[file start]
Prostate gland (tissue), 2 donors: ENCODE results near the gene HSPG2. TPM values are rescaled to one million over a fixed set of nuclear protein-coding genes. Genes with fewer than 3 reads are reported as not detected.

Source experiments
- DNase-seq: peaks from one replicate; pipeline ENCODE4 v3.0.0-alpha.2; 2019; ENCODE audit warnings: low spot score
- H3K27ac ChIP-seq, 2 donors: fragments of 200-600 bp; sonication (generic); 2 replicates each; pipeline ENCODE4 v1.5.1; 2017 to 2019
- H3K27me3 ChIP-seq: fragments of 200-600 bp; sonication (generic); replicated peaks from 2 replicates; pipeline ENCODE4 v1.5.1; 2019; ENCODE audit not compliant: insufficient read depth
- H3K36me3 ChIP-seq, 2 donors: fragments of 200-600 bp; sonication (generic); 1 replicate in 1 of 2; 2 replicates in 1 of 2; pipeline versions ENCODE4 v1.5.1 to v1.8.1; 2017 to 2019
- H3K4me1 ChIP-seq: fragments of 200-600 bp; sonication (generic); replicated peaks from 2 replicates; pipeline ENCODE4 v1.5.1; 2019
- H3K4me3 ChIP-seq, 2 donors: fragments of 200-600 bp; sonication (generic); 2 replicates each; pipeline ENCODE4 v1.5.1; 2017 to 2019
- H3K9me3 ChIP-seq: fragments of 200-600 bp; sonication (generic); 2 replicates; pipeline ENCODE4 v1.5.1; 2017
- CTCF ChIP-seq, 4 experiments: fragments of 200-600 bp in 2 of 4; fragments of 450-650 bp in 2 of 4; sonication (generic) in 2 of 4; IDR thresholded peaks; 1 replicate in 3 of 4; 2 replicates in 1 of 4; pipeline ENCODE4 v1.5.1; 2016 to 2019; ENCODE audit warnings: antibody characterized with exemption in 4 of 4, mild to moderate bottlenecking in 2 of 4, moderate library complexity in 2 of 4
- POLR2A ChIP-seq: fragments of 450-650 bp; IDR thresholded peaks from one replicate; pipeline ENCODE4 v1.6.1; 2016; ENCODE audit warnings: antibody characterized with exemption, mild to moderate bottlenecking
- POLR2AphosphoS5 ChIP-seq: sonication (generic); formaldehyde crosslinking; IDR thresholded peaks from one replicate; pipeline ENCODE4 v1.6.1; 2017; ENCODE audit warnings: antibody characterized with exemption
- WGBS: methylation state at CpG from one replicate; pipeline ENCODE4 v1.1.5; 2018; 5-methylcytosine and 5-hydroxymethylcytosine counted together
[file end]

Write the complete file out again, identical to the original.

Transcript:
Prostate gland (tissue), 2 donors: ENCODE results near the gene HSPG2. TPM values are rescaled to one million over a fixed set of nuclear protein-coding genes. Genes with fewer than 3 reads are reported as not detected.

Source experiments
- DNase-seq: peaks from one replicate; pipeline ENCODE4 v3.0.0-alpha.2; 2019; ENCODE audit warnings: low spot score
- H3K27ac ChIP-seq, 2 donors: fragments of 200-600 bp; sonication (generic); 2 replicates each; pipeline ENCODE4 v1.5.1; 2017 to 2019
- H3K27me3 ChIP-seq: fragments of 200-600 bp; sonication (generic); replicated peaks from 2 replicates; pipeline ENCODE4 v1.5.1; 2019; ENCODE audit not compliant: insufficient read depth
- H3K36me3 ChIP-seq, 2 donors: fragments of 200-600 bp; sonication (generic); 1 replicate in 1 of 2; 2 replicates in 1 of 2; pipeline versions ENCODE4 v1.5.1 to v1.8.1; 2017 to 2019
- H3K4me1 ChIP-seq: fragments of 200-600 bp; sonication (generic); replicated peaks from 2 replicates; pipeline ENCODE4 v1.5.1; 2019
- H3K4me3 ChIP-seq, 2 donors: fragments of 200-600 bp; sonication (generic); 2 replicates each; pipeline ENCODE4 v1.5.1; 2017 to 2019
- H3K9me3 ChIP-seq: fragments of 200-600 bp; sonication (generic); 2 replicates; pipeline ENCODE4 v1.5.1; 2017
- CTCF ChIP-seq, 4 experiments: fragments of 200-600 bp in 2 of 4; fragments of 450-650 bp in 2 of 4; sonication (generic) in 2 of 4; IDR thresholded peaks; 1 replicate in 3 of 4; 2 replicates in 1 of 4; pipeline ENCODE4 v1.5.1; 2016 to 2019; ENCODE audit warnings: antibody characterized with exemption in 4 of 4, mild to moderate bottlenecking in 2 of 4, moderate library complexity in 2 of 4
- POLR2A ChIP-seq: fragments of 450-650 bp; IDR thresholded peaks from one replicate; pipeline ENCODE4 v1.6.1; 2016; ENCODE audit warnings: antibody characterized with exemption, mild to moderate bottlenecking
- POLR2AphosphoS5 ChIP-seq: sonication (generic); formaldehyde crosslinking; IDR thresholded peaks from one replicate; pipeline ENCODE4 v1.6.1; 2017; ENCODE audit warnings: antibody characterized with exemption
- WGBS: methylation state at CpG from one replicate; pipeline ENCODE4 v1.1.5; 2018; 5-methylcytosine and 5-hydroxymethylcytosine counted together